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Branches of Chemistry
Chemistry can be grouped into
five major branches. These are Organic Chemistry, Inorganic Chemistry, Physical
Chemistry, Analytical Chemistry, and Biochemistry.
This is the branch of chemistry
that studies chemical compounds that contain the element carbon, and
carbon-hydrogen bonds (C-H). Organic chemists (chemists who specialize in
organic chemistry) seek to understand the structure, properties, and the kind of
reactions such compounds undergo. With this understanding, they can identify and
classify the various naturally occurring organic compounds and also create
organic compounds with desired properties and functions.
Organic chemistry is in the
heart of such industries as the pharmaceutical, rubber, fuel, plastic,
cosmetics, detergent, dyestuffs, agrichemicals, and coatings industries.
This branch of chemistry studies the reactions and properties of all chemical
compounds that do not have the C-H bonds. In other words, inorganic chemistry
studies compounds that are not organic. Inorganic compounds include minerals
found in the earth's crust and non-living matter.
branch of chemistry studies the physical properties of chemical compounds using
laws and concepts of physics, such as motion, energy, force, time,
thermodynamics, quantum chemistry, statistical mechanics and dynamics.
Physical properties of chemical
compounds include, temperature, pressure, volume, electrical conductivity,
plasticity, tensile strength, surface tension in liquids, solubility, viscosity,
boiling point, melting point, and color.
Using mathematical models and
formulas, physical chemists (specialists in physical chemistry) are able to
quantify the physical properties of chemical substances, and are also able to
determine the effect certain phenomena would have on the physical properties of
This branch of chemistry deals with the separation, identification and
quantification of chemical substances (analytes) in a given sample. In a simple
way, the knowledge of analytical chemistry enables chemists to determine the
chemical substances that could be present in a given material.
Analytical chemistry involves
two aspects: qualitative analysis and quantitative analysis. Qualitative
analysis involves processes that are carried out to identify a chemical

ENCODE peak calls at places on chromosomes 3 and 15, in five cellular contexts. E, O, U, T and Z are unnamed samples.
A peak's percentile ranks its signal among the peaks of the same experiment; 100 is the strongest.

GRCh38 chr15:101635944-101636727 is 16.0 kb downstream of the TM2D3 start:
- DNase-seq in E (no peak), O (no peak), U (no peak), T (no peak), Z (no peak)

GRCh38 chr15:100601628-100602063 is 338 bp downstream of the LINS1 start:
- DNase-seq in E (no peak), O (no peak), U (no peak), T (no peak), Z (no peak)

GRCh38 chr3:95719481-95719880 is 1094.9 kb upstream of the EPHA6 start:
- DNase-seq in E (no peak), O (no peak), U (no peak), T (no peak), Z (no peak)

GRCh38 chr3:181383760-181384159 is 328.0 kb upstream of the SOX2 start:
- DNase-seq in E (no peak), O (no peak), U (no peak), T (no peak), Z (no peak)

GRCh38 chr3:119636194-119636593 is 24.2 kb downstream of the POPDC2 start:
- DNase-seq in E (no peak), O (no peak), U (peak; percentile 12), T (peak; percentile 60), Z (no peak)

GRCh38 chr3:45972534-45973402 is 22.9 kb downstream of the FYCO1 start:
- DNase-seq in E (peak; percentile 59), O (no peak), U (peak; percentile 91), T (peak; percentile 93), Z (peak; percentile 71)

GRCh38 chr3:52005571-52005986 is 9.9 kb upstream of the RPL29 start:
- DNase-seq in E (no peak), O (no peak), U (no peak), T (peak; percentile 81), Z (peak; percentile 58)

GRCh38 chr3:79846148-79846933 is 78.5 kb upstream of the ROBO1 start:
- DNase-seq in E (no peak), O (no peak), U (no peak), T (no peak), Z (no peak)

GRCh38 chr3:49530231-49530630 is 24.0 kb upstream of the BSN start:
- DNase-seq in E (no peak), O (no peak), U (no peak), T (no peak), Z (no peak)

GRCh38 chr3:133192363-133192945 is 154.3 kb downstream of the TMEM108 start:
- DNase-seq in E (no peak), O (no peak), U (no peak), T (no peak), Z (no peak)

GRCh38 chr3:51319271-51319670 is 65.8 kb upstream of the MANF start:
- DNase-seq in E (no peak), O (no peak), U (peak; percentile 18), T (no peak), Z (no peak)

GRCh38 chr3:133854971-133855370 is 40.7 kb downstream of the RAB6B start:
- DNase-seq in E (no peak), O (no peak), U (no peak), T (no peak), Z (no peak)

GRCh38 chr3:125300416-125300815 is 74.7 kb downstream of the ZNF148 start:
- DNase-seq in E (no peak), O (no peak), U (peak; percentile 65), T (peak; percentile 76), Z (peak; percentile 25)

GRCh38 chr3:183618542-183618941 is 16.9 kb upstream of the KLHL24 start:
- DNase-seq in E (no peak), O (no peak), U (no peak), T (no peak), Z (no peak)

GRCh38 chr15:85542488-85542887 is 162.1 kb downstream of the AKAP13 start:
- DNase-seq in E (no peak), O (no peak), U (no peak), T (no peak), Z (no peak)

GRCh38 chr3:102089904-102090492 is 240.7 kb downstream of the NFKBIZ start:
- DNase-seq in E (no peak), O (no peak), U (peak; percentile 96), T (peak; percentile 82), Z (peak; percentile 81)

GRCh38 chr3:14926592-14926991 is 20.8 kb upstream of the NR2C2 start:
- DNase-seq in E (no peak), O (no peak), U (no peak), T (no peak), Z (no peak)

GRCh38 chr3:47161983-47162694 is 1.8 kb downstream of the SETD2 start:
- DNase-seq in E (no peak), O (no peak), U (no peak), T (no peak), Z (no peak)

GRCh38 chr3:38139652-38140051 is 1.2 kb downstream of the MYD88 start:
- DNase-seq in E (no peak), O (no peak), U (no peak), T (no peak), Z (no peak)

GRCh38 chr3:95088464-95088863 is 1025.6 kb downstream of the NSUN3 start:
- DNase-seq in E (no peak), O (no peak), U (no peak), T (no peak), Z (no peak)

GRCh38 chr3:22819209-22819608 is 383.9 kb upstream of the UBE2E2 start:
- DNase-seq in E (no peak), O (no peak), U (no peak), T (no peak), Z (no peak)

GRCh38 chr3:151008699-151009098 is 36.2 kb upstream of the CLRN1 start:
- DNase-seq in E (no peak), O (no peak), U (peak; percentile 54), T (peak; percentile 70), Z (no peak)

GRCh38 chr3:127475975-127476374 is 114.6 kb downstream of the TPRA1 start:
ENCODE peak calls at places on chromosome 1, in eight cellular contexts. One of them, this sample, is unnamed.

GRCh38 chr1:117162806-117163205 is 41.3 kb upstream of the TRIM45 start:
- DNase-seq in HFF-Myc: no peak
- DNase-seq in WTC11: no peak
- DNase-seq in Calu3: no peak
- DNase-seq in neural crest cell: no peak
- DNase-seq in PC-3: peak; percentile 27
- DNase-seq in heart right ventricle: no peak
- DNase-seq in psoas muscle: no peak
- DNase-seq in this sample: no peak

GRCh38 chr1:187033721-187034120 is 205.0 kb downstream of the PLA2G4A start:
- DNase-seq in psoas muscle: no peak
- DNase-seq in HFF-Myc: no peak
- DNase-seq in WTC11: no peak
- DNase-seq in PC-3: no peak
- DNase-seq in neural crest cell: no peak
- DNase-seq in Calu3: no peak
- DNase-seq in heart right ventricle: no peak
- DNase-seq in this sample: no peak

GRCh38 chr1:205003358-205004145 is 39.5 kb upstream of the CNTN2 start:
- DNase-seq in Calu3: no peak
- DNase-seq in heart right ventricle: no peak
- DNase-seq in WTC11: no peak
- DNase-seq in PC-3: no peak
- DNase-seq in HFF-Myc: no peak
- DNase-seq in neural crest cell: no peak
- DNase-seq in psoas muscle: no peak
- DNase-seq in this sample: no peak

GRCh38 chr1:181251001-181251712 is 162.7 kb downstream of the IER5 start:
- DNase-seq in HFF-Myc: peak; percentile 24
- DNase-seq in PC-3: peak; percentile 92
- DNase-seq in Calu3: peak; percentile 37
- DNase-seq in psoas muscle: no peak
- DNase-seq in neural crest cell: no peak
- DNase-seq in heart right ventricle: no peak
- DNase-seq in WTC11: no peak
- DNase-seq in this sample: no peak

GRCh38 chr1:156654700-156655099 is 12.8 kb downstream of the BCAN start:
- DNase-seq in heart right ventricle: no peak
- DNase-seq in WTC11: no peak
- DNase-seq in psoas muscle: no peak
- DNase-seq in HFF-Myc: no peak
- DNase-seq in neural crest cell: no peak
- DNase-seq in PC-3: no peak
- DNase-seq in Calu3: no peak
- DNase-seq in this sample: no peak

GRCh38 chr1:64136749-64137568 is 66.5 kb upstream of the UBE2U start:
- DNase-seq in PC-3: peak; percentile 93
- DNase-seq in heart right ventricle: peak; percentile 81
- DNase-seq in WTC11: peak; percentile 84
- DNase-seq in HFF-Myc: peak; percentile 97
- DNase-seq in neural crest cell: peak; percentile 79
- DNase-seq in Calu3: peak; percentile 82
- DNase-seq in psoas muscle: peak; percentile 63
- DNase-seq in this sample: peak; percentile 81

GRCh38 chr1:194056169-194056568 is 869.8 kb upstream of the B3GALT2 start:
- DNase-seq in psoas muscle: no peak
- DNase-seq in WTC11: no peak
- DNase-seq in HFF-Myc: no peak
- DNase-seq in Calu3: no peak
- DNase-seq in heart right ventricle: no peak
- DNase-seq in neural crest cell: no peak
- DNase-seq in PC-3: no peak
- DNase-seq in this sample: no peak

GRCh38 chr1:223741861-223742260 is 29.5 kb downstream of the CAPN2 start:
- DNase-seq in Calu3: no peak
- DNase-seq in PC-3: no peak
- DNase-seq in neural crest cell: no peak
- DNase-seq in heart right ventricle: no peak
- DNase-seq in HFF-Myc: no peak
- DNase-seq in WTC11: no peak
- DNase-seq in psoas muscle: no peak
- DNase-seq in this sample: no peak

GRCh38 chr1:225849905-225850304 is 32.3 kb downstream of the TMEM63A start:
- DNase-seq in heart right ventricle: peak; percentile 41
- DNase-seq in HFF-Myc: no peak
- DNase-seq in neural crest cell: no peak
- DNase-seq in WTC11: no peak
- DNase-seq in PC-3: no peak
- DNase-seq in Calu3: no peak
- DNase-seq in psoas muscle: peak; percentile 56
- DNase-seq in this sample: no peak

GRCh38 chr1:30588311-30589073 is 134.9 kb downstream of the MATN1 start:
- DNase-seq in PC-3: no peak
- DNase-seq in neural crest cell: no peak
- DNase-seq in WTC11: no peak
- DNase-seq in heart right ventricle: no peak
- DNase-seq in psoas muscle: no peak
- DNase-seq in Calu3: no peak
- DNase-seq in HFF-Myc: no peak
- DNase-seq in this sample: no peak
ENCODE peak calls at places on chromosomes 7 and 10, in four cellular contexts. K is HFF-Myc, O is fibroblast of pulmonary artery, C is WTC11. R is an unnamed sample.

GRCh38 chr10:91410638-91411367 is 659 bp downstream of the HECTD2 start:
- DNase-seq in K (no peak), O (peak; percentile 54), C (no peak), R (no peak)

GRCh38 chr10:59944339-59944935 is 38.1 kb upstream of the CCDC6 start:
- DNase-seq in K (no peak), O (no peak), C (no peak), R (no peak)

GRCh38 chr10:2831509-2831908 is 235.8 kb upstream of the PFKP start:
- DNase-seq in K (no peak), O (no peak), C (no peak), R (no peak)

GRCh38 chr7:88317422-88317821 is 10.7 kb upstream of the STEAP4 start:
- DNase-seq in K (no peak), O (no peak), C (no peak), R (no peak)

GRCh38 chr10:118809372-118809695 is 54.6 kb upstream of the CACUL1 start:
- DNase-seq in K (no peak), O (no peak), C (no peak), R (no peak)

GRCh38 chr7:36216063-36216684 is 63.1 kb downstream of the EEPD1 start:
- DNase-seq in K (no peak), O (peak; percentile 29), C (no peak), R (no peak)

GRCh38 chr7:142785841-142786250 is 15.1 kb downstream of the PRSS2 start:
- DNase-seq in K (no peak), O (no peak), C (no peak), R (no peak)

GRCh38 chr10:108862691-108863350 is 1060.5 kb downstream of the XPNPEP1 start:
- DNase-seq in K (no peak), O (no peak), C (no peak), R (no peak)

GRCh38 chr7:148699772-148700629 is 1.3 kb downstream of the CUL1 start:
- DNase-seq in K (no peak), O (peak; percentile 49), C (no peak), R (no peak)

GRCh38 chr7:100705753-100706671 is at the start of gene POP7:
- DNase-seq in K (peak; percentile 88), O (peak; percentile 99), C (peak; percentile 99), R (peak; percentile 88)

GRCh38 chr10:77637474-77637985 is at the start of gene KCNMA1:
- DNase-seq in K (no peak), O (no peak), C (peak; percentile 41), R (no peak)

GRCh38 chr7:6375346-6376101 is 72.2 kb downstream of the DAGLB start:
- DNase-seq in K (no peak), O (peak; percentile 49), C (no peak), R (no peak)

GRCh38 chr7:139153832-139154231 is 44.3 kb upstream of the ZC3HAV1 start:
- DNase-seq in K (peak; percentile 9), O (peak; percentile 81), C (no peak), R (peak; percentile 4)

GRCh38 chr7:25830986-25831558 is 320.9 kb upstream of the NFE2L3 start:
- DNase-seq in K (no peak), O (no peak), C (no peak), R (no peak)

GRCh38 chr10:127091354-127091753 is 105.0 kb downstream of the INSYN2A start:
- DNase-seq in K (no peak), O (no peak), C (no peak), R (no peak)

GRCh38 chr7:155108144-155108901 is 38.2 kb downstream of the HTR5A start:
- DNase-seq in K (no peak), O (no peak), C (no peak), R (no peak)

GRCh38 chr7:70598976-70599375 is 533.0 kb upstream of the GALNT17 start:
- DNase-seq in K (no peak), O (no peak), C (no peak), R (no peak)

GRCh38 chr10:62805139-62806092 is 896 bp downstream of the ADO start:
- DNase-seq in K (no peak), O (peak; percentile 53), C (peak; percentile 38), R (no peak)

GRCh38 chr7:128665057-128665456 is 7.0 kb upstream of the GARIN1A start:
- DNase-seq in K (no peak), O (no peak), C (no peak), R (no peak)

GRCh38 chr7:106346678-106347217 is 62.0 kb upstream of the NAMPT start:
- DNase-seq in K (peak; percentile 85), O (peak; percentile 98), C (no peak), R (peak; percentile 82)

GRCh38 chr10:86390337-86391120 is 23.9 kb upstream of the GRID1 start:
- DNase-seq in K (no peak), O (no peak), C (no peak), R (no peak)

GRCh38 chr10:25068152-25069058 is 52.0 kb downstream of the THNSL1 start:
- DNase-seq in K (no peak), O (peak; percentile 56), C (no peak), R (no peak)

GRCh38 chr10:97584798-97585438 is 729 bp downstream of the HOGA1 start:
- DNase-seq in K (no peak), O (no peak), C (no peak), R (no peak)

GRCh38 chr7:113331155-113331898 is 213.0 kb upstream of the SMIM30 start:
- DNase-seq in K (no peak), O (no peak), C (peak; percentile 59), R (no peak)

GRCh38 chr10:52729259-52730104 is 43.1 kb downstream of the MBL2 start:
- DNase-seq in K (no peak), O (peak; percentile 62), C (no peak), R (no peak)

substance in a given sample; while quantitative analysis involves finding out
the concentration or the amount of the substance in the sample.
To effectively carry out the
identification and quantification of chemical substances to a high degree of
accuracy, several chemical and physical methods have been developed.
Purely chemical methods were
developed in the nineteenth century and are known as classical methods (also
called wet chemistry methods). Chemical or classical methods involve the use of
chemical substances of known composition to identify the analyte (chemical
substance being investigated). Analytes can also be identified by odor, color,
boiling point, or melting point.
Quantitative analyses using
classical methods include titrimetry, where the concentration of the analyte is
determined by the volume of a reagent required to completely react with it, and
gravimetry, where the amount of the analyte present is determined by the mass of
product obtained from a chemical reaction involving the chemical sample and a
suitable chemical compound.
Classical methods are precise
and highly accurate; however, they have some serious shortcomings. They require
adequate quantity of the sample and the concentration of the analyte in the
sample must not be lower than 0.1 percent. They also require trained chemists to
carry them out, who may have to prepare the standard solutions to be used.
Physical methods for
identifying and quantifying chemical substances are based on the amount of light
absorbed or emitted by the analyte, or on the strength of an electrical signal
produced by the analyte at an electrode. Physical methods are also called
instrumental methods because they rely on the use of machines to determine the
physical quantities of analytes.
Physical methods are not as
accurate or precise as classical methods, but they require little sample and can
determine concentration of analytes that are below 0.1 percent of the sample.
They also produce faster results than classical methods. Instrumental methods
are gradually replacing many classical methods in today’s analytical chemistry
as more powerful analytical machines are being invented.
Analytical chemistry has wide
applications in environmental analysis, forensics, clinical analysis, materials
analysis, and bioanalysis.
the branch of chemistry that studies the structure, composition, and chemical
reactions of chemical components of living systems (plants, insects, viruses,
microorganisms, and mammals) to understand how and why chemical reactions occur
Biochemistry combines biology
with organic, inorganic, and physical chemistry and deals with issues such as
the fundamental changes that take place in diseases, the chemical basis of
heredity, and how living things derive energy from foods.
Biochemistry has wide
applications in medicine, veterinary medicine, dentistry, food science, and
agriculture. It also finds application in physiology, pharmacology, clinical
chemistry, and microbiology where biochemists (scientists that study
biochemistry) may study the mechanism of a drug action; research viral
activities; study the mechanism of organ functioning; or apply chemical
concepts, procedures, and techniques to investigate the diagnosis and treatment
of disease and evaluation of health.
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